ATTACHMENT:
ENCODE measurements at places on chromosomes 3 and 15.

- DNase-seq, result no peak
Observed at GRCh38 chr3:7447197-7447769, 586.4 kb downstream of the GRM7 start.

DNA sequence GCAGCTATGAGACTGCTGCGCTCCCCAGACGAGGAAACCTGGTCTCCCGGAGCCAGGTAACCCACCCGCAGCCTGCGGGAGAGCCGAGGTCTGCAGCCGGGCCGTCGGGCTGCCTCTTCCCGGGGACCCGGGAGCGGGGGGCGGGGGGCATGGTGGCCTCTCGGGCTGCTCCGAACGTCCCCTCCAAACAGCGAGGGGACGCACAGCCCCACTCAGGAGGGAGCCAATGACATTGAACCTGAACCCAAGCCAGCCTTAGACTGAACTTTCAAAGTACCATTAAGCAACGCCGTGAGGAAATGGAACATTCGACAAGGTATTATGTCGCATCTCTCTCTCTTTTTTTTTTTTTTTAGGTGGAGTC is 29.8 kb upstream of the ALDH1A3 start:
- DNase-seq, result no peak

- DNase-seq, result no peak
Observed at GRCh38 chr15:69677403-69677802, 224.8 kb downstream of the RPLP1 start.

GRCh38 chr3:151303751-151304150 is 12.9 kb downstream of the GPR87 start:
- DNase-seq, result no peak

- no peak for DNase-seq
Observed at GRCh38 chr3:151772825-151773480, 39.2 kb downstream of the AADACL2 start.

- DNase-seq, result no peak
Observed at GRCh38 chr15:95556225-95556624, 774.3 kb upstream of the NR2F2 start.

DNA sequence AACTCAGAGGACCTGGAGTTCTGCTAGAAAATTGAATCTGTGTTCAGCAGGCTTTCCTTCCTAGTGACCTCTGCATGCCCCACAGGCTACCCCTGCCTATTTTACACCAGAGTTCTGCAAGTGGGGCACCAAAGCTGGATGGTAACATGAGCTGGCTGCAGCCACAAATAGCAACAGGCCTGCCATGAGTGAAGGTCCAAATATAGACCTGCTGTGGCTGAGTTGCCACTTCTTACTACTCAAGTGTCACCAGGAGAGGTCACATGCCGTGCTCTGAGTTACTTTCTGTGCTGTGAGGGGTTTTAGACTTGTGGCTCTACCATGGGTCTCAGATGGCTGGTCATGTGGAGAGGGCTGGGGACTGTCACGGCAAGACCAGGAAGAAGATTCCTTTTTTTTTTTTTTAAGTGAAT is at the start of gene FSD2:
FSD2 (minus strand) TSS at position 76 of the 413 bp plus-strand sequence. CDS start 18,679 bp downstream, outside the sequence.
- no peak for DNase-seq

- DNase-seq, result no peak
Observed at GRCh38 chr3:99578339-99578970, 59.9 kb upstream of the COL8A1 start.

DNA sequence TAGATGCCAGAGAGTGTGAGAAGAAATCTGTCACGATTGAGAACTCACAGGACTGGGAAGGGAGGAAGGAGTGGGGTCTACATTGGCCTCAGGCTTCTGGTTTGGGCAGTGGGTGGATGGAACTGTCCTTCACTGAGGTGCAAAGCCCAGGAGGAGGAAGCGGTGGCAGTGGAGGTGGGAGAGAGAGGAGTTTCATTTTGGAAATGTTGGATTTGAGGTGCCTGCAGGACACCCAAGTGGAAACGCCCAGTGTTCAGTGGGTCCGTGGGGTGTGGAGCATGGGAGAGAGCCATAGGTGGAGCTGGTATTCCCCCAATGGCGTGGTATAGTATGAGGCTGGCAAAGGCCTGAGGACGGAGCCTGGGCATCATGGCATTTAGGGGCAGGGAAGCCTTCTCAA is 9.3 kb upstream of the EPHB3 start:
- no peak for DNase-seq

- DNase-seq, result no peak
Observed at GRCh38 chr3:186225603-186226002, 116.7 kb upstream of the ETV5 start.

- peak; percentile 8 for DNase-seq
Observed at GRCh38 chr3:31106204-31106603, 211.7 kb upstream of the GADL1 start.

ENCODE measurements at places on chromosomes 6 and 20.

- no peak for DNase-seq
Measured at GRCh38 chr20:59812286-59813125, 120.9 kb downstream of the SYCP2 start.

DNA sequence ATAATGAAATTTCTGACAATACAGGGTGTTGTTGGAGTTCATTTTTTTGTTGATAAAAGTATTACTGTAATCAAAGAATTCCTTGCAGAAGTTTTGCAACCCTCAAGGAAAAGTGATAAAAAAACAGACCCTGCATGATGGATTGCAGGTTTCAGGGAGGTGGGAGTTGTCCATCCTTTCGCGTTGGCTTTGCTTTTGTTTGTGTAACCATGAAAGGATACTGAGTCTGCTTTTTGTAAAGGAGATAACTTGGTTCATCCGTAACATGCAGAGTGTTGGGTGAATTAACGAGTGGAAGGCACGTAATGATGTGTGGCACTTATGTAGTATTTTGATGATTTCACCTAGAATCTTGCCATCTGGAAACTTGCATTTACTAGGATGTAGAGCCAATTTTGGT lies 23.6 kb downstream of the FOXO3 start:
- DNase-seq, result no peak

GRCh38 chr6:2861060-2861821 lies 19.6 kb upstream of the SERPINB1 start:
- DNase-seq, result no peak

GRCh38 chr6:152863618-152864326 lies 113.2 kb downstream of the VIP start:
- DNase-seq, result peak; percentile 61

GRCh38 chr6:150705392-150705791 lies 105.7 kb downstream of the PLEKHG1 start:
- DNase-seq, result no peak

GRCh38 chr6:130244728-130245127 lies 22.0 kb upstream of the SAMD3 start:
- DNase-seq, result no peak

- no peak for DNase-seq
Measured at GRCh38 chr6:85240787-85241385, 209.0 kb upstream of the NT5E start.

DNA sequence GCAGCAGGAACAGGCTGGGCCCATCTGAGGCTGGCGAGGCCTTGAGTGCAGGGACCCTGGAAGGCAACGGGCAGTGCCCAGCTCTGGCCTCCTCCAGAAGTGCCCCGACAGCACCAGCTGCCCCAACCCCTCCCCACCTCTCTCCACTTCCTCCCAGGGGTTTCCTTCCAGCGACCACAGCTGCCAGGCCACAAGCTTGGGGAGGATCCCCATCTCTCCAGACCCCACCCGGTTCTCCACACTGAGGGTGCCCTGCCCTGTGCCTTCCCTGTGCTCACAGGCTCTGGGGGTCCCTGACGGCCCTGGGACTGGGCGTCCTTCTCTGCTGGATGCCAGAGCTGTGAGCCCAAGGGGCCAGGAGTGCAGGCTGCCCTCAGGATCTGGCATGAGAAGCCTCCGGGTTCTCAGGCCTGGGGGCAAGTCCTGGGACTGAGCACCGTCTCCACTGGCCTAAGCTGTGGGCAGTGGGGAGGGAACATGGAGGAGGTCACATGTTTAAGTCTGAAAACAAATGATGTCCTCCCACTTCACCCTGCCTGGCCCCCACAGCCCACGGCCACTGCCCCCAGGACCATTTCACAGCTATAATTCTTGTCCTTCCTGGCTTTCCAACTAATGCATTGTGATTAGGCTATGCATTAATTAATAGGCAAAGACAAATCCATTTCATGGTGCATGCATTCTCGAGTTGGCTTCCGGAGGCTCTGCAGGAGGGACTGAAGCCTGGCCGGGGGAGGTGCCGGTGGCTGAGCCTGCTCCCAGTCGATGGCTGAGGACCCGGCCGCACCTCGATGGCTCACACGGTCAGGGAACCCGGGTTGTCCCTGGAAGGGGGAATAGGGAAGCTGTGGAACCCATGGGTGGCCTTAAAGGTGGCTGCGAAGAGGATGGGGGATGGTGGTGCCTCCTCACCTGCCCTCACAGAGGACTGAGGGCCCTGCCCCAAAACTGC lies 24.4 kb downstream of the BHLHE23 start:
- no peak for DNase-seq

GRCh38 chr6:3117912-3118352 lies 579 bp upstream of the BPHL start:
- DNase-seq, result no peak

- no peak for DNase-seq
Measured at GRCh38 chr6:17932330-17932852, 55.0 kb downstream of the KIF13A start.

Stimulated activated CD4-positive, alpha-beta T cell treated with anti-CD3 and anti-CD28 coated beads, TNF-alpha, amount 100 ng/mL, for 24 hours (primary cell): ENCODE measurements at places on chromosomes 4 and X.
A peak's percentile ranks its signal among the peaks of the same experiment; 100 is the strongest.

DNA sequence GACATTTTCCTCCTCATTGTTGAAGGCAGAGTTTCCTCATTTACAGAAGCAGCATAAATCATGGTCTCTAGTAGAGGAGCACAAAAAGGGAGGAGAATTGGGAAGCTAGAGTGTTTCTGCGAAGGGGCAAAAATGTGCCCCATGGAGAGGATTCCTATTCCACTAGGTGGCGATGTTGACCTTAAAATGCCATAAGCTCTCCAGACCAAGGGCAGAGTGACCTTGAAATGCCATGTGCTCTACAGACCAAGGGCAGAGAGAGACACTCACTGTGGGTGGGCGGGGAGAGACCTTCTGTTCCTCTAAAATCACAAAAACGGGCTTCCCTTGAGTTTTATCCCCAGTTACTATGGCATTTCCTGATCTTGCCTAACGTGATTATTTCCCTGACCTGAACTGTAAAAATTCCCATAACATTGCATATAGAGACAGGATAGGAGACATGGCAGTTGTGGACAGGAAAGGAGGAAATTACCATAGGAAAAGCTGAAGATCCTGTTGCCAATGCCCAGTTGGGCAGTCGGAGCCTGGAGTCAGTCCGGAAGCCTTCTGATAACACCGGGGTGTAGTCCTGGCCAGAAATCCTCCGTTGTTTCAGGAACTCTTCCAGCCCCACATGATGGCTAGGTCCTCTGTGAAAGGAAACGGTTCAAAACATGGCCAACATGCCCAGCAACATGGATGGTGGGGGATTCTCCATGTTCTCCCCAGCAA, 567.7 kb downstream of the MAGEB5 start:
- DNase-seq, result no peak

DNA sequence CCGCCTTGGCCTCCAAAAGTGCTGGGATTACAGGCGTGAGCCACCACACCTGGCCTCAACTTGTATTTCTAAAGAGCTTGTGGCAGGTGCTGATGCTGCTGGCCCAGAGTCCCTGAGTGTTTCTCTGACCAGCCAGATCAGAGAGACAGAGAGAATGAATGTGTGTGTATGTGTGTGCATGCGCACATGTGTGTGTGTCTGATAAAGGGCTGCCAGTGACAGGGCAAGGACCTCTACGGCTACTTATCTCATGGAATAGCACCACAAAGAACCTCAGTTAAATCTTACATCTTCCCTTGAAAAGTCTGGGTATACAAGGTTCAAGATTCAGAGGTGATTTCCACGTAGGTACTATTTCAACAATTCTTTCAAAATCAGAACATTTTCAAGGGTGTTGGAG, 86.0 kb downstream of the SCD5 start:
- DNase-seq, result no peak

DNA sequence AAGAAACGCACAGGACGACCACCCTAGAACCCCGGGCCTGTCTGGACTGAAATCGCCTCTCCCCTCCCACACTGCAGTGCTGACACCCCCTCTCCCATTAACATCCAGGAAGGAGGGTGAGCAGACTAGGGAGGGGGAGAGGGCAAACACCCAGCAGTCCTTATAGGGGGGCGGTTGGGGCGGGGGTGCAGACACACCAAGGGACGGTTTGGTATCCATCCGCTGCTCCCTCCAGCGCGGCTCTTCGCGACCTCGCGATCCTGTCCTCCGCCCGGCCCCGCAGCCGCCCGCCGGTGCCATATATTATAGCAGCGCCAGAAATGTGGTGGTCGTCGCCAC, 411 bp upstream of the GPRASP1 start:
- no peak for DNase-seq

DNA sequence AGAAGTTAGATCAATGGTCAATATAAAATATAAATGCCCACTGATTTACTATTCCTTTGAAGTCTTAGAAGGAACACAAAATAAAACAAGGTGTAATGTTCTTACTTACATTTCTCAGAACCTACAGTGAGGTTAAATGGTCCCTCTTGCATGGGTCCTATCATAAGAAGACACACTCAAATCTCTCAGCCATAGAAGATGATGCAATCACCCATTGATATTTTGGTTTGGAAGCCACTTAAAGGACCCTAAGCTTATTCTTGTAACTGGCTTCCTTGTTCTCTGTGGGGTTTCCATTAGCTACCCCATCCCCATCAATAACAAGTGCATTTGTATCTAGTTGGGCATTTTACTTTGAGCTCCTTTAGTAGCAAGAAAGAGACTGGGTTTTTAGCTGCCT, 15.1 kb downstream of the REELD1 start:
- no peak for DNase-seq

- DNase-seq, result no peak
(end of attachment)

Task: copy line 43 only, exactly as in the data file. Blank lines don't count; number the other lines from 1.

- DNase-seq, result no peak